Insurance Claim Frustration
Struggling to appeal a denied insurance claim for mental health coverage
January 2013 — I am presently reading a biography on Harry S. Truman (33rd U.S. President). I have discovered that he was a colorful character who was known for his "Giving Hell, Harry!" speeches, for ending World War II by authorizing the dropping of the atomic bomb on Japan, for his expressive sayings like "he doesn't know horse shit from apple butter," and for his desire "to do the right thing."
While engrossed in this book and reading about President Truman's challenges, life goes on and I have been involved in my own challenges — like dealing with my wife's employer's health insurance company. A few months ago I filed a claim to cover my counseling for depression, a condition associated with diabetes. It was quickly denied because they "didn't recognize the code" on my claim form. My wife, the primary on our plan, attempted to find out just what code would satisfy them, since no other explanation came. I mean, I could supply other codes, like my debit card code, voicemail code, or my wireless router code, but they wanted something more medical oriented.
In any event, my calm and reasonable wife, Tanya, attempted to access this information by telephone. Now, Tanya is a formidable opponent. When it comes to patience, she has tons of it and could bring Job to tears. Her call was promptly received by a machine that put her on hold. When a human voice did come on the line (after a several minutes) Tanya was told that she did not handle these types of claims and promptly put her back on hold. Tanya then began looking through a magazine. Thirty + minutes later, Tanya decided to hang up and address this issue with her human resources department, who eventually was able to establish communication with the insurance company.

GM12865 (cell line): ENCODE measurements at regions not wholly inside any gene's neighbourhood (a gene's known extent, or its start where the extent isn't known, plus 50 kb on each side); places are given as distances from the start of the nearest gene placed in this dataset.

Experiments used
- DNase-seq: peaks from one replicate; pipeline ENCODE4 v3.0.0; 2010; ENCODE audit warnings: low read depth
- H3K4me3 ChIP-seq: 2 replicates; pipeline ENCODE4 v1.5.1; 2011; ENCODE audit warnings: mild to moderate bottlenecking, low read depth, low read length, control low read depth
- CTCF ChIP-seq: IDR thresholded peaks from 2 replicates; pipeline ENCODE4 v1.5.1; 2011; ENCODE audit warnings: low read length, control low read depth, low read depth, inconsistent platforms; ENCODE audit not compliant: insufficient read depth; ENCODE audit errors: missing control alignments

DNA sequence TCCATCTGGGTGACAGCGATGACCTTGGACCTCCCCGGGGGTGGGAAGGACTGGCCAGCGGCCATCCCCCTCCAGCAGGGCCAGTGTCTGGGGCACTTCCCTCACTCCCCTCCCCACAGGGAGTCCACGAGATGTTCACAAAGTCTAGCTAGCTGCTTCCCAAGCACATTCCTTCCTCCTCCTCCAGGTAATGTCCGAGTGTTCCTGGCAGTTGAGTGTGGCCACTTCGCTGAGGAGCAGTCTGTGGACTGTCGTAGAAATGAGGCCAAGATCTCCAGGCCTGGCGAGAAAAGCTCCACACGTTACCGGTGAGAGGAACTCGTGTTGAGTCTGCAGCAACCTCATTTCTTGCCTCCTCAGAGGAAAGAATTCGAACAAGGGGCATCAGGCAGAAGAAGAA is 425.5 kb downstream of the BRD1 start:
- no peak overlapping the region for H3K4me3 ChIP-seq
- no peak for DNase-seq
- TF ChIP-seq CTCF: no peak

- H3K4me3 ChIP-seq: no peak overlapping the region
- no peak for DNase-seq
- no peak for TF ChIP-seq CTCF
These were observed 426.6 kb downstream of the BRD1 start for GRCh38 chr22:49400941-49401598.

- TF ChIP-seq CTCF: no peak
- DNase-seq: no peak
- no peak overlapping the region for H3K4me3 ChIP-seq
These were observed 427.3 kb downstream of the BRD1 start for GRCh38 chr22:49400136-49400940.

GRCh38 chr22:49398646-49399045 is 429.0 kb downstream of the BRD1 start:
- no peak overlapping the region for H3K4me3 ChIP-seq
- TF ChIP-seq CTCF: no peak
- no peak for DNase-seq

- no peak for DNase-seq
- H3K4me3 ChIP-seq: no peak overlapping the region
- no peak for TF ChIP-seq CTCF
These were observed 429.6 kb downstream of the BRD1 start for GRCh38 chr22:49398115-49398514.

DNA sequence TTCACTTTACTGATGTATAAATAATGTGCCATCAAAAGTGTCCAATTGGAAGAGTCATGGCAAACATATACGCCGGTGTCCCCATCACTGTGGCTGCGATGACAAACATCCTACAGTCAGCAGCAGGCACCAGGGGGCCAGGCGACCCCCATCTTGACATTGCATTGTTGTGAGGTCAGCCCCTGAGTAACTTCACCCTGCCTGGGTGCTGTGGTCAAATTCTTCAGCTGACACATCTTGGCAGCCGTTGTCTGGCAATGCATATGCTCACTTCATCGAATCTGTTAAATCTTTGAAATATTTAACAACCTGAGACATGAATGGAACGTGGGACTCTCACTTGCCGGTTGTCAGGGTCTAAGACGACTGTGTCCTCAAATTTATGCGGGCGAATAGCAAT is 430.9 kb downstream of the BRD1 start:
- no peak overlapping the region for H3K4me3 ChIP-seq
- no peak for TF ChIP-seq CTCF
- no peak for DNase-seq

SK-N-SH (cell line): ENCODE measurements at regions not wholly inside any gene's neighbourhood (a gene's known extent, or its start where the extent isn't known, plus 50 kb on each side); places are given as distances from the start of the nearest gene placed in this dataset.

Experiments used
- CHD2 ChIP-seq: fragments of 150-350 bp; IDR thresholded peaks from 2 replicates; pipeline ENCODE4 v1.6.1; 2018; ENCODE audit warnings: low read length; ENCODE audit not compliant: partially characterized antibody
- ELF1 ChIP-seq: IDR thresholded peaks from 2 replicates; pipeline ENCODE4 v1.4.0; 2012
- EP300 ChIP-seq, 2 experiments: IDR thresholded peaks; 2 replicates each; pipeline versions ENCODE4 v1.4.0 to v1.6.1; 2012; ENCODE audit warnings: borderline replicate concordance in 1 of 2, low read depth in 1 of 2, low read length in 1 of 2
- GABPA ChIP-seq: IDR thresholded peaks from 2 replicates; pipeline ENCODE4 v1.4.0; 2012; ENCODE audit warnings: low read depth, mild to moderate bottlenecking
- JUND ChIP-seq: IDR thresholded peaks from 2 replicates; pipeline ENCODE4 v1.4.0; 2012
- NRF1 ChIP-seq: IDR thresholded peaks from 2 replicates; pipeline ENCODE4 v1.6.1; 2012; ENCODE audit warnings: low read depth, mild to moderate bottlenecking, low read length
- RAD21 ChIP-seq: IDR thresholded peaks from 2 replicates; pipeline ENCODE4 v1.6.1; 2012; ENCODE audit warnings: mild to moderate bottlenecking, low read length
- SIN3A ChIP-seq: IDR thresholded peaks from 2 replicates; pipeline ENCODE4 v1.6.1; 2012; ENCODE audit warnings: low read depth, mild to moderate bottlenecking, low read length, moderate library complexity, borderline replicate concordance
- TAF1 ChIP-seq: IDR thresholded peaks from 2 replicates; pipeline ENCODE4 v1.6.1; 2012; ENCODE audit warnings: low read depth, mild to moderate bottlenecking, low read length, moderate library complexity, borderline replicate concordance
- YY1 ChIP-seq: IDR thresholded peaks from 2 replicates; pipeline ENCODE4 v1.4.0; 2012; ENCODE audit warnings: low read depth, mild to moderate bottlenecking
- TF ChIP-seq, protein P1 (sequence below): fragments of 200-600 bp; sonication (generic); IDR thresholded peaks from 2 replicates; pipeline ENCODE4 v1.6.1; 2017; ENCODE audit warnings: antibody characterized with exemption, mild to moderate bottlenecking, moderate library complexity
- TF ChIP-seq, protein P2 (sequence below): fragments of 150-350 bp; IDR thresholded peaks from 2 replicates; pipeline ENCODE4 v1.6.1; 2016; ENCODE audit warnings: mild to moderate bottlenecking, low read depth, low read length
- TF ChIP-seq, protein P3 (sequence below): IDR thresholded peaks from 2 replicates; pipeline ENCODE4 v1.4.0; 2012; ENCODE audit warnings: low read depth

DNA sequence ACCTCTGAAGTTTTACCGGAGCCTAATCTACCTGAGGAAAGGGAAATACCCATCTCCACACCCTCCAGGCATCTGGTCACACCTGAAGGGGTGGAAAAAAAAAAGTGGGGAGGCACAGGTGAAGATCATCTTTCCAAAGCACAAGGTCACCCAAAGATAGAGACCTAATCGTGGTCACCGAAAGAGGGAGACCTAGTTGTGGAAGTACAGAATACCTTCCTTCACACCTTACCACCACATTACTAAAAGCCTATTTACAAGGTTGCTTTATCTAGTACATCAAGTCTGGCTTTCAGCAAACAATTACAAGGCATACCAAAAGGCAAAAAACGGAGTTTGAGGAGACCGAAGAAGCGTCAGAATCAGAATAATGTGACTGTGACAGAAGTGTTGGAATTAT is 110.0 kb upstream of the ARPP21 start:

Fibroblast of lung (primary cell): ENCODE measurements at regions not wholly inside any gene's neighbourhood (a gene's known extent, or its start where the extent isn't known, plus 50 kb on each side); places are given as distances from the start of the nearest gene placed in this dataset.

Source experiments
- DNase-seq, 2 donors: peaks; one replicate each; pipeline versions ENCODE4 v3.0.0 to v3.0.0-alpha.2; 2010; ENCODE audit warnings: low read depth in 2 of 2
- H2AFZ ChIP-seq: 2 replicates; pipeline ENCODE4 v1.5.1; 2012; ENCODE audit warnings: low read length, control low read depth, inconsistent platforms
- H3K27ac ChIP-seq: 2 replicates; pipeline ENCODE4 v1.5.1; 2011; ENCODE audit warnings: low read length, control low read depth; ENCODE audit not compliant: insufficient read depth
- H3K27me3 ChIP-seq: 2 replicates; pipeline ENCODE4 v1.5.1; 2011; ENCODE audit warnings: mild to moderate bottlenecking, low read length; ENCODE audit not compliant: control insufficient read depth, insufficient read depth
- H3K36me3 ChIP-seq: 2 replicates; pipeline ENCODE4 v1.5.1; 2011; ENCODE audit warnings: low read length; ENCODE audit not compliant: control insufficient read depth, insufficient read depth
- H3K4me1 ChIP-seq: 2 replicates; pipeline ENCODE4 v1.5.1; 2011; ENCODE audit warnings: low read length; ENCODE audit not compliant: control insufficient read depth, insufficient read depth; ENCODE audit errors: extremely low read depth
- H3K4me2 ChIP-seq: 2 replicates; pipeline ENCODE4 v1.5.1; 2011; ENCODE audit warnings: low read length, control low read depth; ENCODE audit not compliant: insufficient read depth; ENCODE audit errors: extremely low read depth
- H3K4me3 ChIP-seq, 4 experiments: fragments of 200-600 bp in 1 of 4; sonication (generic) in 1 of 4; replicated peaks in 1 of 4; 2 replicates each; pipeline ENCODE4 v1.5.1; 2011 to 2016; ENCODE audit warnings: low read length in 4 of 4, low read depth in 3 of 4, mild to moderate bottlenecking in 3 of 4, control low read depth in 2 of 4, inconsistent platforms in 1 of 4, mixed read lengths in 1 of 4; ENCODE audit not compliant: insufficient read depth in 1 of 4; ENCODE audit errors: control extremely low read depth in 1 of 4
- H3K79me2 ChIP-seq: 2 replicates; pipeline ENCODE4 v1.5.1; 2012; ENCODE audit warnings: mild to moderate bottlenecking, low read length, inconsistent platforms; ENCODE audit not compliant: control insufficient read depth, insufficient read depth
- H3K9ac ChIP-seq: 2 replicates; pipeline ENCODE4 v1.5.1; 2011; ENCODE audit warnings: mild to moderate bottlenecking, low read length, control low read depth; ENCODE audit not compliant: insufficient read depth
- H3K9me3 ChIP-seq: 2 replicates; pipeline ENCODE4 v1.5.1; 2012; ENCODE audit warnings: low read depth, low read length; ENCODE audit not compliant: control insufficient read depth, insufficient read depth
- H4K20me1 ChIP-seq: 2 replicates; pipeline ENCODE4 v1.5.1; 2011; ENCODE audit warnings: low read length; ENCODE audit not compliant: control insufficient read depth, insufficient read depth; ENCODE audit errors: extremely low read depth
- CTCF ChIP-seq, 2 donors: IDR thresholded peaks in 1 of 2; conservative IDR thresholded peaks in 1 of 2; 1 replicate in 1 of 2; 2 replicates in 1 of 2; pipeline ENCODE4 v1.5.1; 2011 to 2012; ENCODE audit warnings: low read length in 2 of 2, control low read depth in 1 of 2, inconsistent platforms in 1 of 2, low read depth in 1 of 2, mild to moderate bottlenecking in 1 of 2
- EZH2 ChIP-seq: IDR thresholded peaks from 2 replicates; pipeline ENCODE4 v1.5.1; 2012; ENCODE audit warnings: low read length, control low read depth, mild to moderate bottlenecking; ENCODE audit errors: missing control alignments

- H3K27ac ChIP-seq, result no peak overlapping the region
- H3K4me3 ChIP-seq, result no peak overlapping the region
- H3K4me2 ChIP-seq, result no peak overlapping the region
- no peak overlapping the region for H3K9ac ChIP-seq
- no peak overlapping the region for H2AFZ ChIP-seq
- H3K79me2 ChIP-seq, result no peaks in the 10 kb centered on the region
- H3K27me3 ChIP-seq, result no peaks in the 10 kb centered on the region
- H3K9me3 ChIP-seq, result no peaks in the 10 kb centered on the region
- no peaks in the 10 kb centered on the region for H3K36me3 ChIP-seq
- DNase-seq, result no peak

We learned, again, that our carrier did not recognize the code (provided by my counselor) on my claim form, thus they disputed that my condition was covered under the plan. I contacted my counselor and asked if another code could be used to describe my condition. She confirmed there was one, quickly supplied it, and it was just as quickly denied. This time the insurance company reported they were being "good stewards" of the plan by denying my unqualified claim. I also received a scolding from them for soliciting an alternate code from my counselor. Evidently that was a big "no-no" in their "denying claims is business as usual" world. By this time, I was thinking that they didn't know horse shit from apple butter.
The recent outbreaks of gun violence and people being pushed in front of subway cars has brought the issue of mental health to the public's attention. I have to question if the perpetrators had been denied coverage for their mental health conditions or received proper treatment. Maybe their health insurers, like mine, are insulated from their life and death decisions as they proudly pursue their mission of "good stewardship."
With our mental health crisis now showing up in our neighbors, co-workers, schools, etc., I am thankful that I am not employed in the health insurance claims field. If I was, I would probably lie about my profession and say I was in human trafficking, dog fighting promotion, or suicide bomber recruiting. I definitely wouldn't want to be associated with an industry that denies health claims and prevents people from getting treatment for conditions that can not only harm the patient, but also those with whom they come in contact.
Let's be honest, the mental wellbeing of our people is critical to the health and safety of our society. Isn't it time that our political, business, and community leaders come to together to "do the right thing" and put people, not profit, first?
dLife's Viewpoints columnists are not all medical experts, but everyday people living with diabetes and sharing their personal experiences, most often at a set point in time. While their method of diabetes management may work for them, everyone is different. Please consult with your diabetes care team before acting on anything you read here to find out what will work best for you.
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Many people say that depression is a side effect or complication of diabetes. Without discounting the association of the psychological condition with the physical one, I'm not convinced that our high and/or unstable glucose levels are directly responsible for that change in our mental state. My belief is that the unrelenting need for self-care, for following the sort of care schedules that can drive licensed, professional caregivers crazy, is what overwhelms us...